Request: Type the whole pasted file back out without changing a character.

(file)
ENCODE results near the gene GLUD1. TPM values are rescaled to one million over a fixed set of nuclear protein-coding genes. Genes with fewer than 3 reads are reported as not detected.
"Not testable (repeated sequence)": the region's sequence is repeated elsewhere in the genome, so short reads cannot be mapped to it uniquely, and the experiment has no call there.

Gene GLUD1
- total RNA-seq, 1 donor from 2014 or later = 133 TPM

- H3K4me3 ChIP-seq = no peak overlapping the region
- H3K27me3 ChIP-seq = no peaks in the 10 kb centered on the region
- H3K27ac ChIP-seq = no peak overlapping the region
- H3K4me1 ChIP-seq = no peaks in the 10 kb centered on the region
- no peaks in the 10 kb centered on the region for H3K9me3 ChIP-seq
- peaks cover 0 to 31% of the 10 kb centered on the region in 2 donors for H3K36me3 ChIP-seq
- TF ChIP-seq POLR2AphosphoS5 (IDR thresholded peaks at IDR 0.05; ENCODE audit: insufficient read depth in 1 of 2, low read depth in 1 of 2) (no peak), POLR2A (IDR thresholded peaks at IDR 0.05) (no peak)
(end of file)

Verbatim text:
ENCODE results near the gene GLUD1. TPM values are rescaled to one million over a fixed set of nuclear protein-coding genes. Genes with fewer than 3 reads are reported as not detected.
"Not testable (repeated sequence)": the region's sequence is repeated elsewhere in the genome, so short reads cannot be mapped to it uniquely, and the experiment has no call there.

Gene GLUD1
- total RNA-seq, 1 donor from 2014 or later = 133 TPM

- H3K4me3 ChIP-seq = no peak overlapping the region
- H3K27me3 ChIP-seq = no peaks in the 10 kb centered on the region
- H3K27ac ChIP-seq = no peak overlapping the region
- H3K4me1 ChIP-seq = no peaks in the 10 kb centered on the region
- no peaks in the 10 kb centered on the region for H3K9me3 ChIP-seq
- peaks cover 0 to 31% of the 10 kb centered on the region in 2 donors for H3K36me3 ChIP-seq
- TF ChIP-seq POLR2AphosphoS5 (IDR thresholded peaks at IDR 0.05; ENCODE audit: insufficient read depth in 1 of 2, low read depth in 1 of 2) (no peak), POLR2A (IDR thresholded peaks at IDR 0.05) (no peak)